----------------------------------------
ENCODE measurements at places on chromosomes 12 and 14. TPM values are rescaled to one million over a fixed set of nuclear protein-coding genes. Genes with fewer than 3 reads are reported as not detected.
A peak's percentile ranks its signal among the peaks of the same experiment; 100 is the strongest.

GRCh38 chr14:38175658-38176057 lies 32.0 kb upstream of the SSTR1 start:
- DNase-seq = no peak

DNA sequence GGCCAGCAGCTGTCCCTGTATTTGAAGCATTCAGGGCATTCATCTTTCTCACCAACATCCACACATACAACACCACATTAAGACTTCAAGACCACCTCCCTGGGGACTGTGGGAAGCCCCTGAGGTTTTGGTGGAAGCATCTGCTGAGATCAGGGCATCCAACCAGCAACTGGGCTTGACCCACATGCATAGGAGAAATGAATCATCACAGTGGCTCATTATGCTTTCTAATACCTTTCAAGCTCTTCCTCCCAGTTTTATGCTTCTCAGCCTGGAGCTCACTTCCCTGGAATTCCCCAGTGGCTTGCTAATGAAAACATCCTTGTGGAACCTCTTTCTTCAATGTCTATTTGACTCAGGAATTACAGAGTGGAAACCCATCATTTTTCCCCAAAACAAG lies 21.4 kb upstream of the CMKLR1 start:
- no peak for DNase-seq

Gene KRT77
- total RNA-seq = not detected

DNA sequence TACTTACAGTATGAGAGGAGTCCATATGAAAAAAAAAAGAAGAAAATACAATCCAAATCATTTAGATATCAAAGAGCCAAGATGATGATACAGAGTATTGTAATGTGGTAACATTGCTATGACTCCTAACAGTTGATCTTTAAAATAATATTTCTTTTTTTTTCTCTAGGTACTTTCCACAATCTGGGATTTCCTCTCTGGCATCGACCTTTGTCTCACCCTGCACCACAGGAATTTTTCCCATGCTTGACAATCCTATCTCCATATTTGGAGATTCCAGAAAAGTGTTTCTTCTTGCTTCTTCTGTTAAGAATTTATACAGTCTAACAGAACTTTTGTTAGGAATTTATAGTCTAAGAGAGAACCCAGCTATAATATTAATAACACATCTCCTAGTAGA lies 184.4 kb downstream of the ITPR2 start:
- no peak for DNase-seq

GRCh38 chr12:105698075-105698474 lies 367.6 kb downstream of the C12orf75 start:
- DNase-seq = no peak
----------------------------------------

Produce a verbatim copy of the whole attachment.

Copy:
ENCODE measurements at places on chromosomes 12 and 14. TPM values are rescaled to one million over a fixed set of nuclear protein-coding genes. Genes with fewer than 3 reads are reported as not detected.
A peak's percentile ranks its signal among the peaks of the same experiment; 100 is the strongest.

GRCh38 chr14:38175658-38176057 lies 32.0 kb upstream of the SSTR1 start:
- DNase-seq = no peak

DNA sequence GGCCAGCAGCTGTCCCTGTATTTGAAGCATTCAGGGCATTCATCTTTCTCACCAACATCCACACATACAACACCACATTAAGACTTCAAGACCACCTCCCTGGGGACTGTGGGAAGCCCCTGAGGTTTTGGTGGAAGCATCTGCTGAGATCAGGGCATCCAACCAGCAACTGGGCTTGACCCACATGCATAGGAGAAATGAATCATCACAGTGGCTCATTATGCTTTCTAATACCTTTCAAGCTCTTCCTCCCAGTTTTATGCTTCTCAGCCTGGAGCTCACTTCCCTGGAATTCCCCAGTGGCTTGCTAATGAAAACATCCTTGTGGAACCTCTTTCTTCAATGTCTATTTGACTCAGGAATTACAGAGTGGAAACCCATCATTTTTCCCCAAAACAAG lies 21.4 kb upstream of the CMKLR1 start:
- no peak for DNase-seq

Gene KRT77
- total RNA-seq = not detected

DNA sequence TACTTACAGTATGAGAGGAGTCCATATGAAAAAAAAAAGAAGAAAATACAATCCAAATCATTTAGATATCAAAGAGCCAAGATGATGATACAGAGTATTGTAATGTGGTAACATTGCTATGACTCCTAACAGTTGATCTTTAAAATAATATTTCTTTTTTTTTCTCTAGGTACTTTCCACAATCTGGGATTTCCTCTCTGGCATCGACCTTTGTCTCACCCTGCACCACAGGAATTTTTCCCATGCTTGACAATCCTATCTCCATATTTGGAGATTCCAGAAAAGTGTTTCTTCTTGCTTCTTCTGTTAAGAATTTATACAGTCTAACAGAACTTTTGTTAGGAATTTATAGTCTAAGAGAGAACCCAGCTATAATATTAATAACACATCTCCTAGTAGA lies 184.4 kb downstream of the ITPR2 start:
- no peak for DNase-seq

GRCh38 chr12:105698075-105698474 lies 367.6 kb downstream of the C12orf75 start:
- DNase-seq = no peak